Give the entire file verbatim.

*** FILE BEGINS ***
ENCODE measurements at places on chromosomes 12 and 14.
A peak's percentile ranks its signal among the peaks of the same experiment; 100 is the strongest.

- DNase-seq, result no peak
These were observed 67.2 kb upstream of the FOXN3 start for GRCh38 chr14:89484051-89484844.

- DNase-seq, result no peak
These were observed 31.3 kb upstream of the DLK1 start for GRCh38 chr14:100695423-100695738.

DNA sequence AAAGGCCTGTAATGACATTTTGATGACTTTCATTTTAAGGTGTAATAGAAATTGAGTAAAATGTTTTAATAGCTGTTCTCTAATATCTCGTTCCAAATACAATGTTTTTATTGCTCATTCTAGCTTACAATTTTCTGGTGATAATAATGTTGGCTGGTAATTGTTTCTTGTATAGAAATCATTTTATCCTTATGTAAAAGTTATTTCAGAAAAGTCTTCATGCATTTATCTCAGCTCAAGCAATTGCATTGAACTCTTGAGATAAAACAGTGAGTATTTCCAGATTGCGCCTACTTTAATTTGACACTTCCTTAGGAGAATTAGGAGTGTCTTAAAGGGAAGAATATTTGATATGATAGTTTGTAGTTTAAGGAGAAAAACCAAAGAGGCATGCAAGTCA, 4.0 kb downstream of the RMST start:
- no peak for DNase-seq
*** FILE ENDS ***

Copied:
ENCODE measurements at places on chromosomes 12 and 14.
A peak's percentile ranks its signal among the peaks of the same experiment; 100 is the strongest.

- DNase-seq, result no peak
These were observed 67.2 kb upstream of the FOXN3 start for GRCh38 chr14:89484051-89484844.

- DNase-seq, result no peak
These were observed 31.3 kb upstream of the DLK1 start for GRCh38 chr14:100695423-100695738.

DNA sequence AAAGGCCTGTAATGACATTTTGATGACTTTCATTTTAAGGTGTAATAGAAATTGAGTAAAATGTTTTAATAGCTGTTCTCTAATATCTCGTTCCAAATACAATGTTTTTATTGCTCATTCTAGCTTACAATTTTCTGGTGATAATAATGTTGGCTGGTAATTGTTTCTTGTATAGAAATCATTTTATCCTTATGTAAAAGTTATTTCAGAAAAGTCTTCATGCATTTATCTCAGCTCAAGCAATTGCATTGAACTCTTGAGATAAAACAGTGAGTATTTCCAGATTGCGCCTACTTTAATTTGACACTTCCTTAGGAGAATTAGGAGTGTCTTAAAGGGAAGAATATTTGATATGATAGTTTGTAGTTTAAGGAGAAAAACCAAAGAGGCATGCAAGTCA, 4.0 kb downstream of the RMST start:
- no peak for DNase-seq